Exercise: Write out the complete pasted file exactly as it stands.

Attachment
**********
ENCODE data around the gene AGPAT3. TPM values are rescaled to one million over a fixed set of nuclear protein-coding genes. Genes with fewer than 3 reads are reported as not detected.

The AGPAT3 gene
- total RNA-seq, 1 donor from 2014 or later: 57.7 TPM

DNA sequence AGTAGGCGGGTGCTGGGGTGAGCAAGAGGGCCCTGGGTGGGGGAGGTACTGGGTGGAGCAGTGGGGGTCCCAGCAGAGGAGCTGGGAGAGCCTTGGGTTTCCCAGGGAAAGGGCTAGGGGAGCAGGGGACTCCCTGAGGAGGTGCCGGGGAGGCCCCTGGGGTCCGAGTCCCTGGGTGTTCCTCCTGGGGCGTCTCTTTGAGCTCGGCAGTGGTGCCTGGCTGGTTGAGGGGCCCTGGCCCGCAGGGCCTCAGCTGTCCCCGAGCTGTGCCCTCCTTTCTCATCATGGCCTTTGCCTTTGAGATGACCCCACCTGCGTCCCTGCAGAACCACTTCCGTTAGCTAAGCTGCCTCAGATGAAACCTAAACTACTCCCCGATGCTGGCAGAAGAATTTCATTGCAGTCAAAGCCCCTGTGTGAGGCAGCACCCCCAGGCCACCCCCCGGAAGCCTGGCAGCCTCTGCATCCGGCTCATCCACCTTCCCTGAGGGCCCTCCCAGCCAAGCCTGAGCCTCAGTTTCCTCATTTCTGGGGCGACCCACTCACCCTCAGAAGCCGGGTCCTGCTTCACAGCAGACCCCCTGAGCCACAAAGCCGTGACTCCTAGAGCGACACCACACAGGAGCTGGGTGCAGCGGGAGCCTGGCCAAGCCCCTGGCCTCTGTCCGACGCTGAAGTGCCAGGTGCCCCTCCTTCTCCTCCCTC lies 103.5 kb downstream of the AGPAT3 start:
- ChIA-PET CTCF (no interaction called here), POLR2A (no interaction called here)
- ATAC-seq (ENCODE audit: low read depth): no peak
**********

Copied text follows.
ENCODE data around the gene AGPAT3. TPM values are rescaled to one million over a fixed set of nuclear protein-coding genes. Genes with fewer than 3 reads are reported as not detected.

The AGPAT3 gene
- total RNA-seq, 1 donor from 2014 or later: 57.7 TPM

DNA sequence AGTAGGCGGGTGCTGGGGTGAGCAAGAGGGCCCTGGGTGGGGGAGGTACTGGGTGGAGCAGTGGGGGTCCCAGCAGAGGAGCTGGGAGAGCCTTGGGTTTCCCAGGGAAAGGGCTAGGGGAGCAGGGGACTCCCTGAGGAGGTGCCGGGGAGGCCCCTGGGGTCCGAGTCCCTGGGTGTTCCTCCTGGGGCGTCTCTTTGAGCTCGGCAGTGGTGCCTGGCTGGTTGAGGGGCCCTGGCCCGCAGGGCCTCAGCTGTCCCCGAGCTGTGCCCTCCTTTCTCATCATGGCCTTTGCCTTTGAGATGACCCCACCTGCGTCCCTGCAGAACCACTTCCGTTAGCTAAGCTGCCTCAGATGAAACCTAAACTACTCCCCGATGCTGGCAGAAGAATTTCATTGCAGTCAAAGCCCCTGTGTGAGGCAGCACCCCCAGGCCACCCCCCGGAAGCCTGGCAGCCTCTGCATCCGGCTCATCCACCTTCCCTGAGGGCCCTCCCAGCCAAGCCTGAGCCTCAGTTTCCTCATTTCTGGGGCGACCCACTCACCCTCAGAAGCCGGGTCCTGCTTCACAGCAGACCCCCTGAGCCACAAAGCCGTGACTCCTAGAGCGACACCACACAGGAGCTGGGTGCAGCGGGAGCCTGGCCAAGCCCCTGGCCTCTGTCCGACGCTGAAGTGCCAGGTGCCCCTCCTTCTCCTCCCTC lies 103.5 kb downstream of the AGPAT3 start:
- ChIA-PET CTCF (no interaction called here), POLR2A (no interaction called here)
- ATAC-seq (ENCODE audit: low read depth): no peak